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Tuesday, June 12, 2018

PCT - Day 52: 6/9/2018 - Frozen Socks, Raging Creeks and Beauty

Trail miles: 14.6 from 820.5 - 835.1
Miles walked: 15.5

Last night’s campsite was the best I’ve ever had. I woke up in the middle of the night last night before the sliver of the moon had risen. The stars were incredible, with clear views of the Milky Way.

Morning light
Today’s objective involved getting to a good high camp on the approach to Muir Pass, which put us just under 15 miles per the plan. Our late start time at 7:00 am was still early enough that Kate had frozen socks to start the day.

Kate's Frozen Socks
The views along Palisade Creek, Glacier Creek, and the Middle Fork Kings River were just unrivaled. John Muir was a visionary in his efforts to protect this place. All day, we saw roaring waterfalls, creeks with crystal clear bluish green waters, stunning meadows, and a healthy forest that provides cover and shade for the napping deer. The only word I can think of to describe the Sierra is magical.

Raging Creek
At one of the dozens of creek crossings today, my right foot slipped off a log and I fell into the creek with the one leg. My other leg sustained a couple minor lacerations from the log I fell off of to add to the pain since my legs are still raw from post-holing coming down Mather Pass.

Ziplock Crossing on a Log
I began a rating system of measuring foot dryness. For example, if someone asked me “How’s your feet?” right after I submerged only my right foot in the water falling off the log, my answer would be “50% dry.”

Today was an easier day since we did not do any passes, so we took a couple of long breaks and spent time repairing our bodies and our friendships with each other.

Another Creek

During our second lunch break, we all fell asleep in the sun. Kate was laying face down on a rock and was sleeping so deep, that she didn’t even wake up when I started poking her with twigs and tossing small pine cones onto her back.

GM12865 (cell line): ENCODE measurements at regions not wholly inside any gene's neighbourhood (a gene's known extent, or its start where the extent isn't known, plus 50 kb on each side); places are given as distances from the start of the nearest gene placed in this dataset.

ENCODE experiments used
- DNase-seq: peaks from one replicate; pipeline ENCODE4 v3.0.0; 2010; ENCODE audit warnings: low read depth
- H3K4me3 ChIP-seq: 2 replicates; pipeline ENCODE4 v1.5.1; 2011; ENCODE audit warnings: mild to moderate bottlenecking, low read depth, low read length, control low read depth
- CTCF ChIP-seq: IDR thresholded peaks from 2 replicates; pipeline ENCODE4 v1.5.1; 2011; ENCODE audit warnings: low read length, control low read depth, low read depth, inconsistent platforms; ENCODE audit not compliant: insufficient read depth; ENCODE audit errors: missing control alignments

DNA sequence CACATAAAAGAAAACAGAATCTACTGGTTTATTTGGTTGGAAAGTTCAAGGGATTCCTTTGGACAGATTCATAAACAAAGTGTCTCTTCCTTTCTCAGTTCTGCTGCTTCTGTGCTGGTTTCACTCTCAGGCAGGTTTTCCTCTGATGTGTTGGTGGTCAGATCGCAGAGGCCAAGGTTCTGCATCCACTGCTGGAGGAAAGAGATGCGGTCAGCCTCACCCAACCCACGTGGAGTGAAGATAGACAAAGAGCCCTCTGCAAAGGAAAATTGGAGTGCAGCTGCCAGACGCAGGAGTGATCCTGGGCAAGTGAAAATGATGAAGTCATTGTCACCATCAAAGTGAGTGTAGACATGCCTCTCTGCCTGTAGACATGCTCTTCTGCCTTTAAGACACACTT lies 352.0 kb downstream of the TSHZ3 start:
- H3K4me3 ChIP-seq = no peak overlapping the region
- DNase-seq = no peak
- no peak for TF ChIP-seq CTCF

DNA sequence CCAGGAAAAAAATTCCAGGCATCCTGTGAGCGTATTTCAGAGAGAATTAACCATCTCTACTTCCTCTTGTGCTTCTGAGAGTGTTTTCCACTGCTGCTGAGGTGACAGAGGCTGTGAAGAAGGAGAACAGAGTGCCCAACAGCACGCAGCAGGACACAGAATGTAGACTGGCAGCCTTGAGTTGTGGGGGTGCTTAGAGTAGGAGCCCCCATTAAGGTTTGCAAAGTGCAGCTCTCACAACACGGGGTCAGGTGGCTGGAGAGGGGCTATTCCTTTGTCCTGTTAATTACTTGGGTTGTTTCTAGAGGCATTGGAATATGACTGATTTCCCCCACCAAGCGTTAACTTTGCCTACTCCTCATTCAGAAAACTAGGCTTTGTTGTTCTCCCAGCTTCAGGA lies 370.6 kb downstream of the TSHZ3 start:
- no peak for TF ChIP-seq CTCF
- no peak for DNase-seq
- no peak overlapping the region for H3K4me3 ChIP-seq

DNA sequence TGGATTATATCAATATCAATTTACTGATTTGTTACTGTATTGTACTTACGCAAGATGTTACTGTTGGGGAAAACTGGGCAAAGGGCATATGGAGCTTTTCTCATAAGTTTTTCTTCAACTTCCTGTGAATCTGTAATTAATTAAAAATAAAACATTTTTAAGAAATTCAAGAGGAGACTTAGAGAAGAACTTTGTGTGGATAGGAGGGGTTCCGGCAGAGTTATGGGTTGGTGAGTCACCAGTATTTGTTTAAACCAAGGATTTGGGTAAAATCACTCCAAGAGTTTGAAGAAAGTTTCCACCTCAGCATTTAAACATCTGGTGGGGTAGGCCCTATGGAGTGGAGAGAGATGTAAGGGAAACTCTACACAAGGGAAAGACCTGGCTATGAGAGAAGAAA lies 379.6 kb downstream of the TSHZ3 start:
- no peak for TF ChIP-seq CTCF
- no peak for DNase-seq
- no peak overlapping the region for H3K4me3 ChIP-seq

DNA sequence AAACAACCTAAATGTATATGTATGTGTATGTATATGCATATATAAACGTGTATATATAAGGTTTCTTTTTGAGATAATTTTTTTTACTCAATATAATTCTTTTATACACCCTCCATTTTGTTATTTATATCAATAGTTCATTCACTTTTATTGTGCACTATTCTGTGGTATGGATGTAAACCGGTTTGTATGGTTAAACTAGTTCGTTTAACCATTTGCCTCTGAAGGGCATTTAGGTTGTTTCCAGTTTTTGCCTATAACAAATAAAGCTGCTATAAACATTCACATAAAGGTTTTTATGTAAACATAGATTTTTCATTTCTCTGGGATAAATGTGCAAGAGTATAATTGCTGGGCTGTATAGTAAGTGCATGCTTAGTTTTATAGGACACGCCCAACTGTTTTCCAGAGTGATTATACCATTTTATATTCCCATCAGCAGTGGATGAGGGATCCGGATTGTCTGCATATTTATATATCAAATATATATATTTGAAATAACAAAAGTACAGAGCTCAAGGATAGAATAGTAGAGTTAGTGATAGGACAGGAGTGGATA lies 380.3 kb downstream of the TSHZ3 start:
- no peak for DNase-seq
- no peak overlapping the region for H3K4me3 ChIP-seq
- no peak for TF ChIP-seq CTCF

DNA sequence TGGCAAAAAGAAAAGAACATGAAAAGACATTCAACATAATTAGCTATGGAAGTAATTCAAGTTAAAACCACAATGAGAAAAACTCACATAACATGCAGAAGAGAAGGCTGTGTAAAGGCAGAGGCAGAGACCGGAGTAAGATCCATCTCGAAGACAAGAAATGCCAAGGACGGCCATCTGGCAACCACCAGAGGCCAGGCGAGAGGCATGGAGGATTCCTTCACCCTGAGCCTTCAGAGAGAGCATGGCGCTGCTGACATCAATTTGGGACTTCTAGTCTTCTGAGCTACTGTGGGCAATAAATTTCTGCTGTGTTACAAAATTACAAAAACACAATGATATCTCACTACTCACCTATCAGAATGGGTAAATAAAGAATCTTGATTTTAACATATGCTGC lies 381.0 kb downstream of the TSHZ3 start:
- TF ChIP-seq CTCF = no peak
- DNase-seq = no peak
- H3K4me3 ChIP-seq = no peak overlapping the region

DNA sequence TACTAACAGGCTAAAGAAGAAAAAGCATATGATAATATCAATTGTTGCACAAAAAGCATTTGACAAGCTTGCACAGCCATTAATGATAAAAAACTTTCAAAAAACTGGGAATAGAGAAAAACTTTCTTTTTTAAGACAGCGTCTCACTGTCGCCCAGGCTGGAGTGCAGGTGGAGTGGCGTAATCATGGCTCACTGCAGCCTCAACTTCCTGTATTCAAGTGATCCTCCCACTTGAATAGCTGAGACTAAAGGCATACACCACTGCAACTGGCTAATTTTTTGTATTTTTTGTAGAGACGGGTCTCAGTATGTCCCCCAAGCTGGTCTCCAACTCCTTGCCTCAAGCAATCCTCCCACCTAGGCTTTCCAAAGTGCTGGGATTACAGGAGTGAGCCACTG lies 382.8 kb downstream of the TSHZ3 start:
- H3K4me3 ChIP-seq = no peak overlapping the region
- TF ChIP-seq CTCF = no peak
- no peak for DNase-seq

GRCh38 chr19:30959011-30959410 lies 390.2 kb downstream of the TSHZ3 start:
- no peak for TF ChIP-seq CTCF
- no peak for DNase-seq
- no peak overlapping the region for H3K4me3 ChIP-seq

Ziplock Lunch Break
Kate Nap on a Rock
After we finally awoke Sleeping Beauty, which is now Kate’s trail name, we hiked up almost 2000 feet to our camp at 10,500 feet. Along the way, we passed one of the most beautiful meadows I have ever seen, with a clear blue creek zigging and zagging throughout it.

Deer in Meadows
Meadow view of Mountains
At camp Shank and Pocket Knife showed up and we all shared post-holing stories which got laughs now, even though many of our stories recounted tears at the time of the incident.

Tomorrow we will start very early to get over Muir Pass and across seven miles of snow before the snow warms up too much. My legs can’t take much more of a beating from post-holing. As it is, I have scrapes, cuts, and scratches on all side of my lower legs from ankles to thighs.

Muir Pass
We are also trying to get further up the trail to position ourselves right for Selden Pass the following day. And if that’s not enough, we have the most dangerous ford thus far on deck tomorrow when we reach Evolution Creek in the afternoon. Water levels are reportedly waist to chest deep. Tonight I loaded up on calories in hopes of having a ton of energy for this push tomorrow. The Sierra in early June is relentless, but it is also rewarding for the handful of brave souls that dare hike through this area this time of year.

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